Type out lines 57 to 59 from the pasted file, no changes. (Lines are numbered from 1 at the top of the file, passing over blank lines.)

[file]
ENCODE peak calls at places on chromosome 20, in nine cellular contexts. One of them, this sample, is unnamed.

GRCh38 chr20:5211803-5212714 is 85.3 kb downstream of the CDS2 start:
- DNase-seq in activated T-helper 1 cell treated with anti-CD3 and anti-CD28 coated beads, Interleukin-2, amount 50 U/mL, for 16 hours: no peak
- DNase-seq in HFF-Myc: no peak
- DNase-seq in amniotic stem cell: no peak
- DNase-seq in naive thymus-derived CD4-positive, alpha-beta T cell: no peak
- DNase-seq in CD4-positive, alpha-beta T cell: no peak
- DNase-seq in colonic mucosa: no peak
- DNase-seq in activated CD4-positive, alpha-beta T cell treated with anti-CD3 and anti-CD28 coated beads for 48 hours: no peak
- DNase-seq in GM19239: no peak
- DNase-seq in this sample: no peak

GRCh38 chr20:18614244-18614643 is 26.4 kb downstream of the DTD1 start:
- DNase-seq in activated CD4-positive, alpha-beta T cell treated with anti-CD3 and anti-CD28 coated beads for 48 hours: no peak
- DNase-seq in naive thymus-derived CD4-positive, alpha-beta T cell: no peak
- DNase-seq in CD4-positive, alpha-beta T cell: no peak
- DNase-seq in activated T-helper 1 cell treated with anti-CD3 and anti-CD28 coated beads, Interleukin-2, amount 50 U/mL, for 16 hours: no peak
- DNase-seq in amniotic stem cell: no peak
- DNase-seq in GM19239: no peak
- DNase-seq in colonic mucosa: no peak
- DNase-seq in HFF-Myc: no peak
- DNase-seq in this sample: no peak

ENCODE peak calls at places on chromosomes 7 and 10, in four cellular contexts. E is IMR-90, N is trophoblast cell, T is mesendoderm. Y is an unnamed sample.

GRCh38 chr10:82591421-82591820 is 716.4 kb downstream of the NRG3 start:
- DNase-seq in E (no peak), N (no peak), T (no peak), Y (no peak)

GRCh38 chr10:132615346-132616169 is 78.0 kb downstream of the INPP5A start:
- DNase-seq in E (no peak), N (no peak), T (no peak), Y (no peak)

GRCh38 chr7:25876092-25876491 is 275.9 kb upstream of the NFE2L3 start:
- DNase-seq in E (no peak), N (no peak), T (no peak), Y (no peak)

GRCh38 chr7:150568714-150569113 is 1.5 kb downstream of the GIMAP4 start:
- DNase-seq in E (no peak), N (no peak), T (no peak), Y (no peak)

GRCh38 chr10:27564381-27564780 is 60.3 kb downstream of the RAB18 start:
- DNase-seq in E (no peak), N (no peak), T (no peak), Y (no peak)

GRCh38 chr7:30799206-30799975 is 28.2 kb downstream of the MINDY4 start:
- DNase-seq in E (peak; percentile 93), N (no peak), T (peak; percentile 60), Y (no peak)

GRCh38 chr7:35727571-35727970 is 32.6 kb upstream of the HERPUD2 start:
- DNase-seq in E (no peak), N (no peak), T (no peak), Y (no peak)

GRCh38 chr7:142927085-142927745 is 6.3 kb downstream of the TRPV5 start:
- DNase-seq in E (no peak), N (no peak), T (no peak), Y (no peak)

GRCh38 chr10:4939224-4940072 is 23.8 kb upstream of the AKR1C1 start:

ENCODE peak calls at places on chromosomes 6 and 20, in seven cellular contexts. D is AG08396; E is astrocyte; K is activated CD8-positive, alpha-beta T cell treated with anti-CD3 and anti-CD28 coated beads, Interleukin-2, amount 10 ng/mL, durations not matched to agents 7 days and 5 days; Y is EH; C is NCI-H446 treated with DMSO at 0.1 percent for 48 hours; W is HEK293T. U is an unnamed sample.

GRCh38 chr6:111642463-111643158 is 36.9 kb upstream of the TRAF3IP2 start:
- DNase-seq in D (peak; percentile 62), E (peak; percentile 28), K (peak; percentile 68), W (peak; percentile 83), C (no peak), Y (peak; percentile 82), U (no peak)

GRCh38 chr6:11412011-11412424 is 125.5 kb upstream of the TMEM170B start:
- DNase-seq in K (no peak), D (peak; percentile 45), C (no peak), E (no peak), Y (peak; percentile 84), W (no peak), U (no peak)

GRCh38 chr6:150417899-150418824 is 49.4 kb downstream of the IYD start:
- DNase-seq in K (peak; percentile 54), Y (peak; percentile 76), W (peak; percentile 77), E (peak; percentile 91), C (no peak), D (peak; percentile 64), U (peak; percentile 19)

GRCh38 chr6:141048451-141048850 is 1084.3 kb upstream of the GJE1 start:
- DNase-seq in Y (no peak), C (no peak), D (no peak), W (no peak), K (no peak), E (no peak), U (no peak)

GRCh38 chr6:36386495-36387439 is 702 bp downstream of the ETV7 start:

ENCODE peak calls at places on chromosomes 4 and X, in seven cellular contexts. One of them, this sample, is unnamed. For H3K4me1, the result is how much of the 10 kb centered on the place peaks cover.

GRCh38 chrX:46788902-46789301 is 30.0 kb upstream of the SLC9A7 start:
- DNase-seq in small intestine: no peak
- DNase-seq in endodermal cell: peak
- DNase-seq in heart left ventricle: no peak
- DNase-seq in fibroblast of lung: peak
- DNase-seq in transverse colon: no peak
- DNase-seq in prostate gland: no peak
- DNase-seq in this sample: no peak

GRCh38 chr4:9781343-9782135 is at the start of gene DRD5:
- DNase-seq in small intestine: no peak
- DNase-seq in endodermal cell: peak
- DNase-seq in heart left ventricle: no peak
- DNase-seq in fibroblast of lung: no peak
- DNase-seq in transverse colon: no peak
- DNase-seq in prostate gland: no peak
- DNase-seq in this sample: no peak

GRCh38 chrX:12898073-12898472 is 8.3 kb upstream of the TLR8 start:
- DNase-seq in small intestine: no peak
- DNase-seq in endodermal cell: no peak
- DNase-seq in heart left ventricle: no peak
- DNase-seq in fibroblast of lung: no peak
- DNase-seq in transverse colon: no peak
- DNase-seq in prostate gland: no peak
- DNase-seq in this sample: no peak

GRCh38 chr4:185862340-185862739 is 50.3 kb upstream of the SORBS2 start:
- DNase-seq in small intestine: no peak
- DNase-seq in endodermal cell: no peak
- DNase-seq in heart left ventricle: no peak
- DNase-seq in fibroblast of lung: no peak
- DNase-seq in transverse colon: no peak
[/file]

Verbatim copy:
- DNase-seq in prostate gland: no peak
- DNase-seq in this sample: no peak

GRCh38 chr4:9781343-9782135 is at the start of gene DRD5: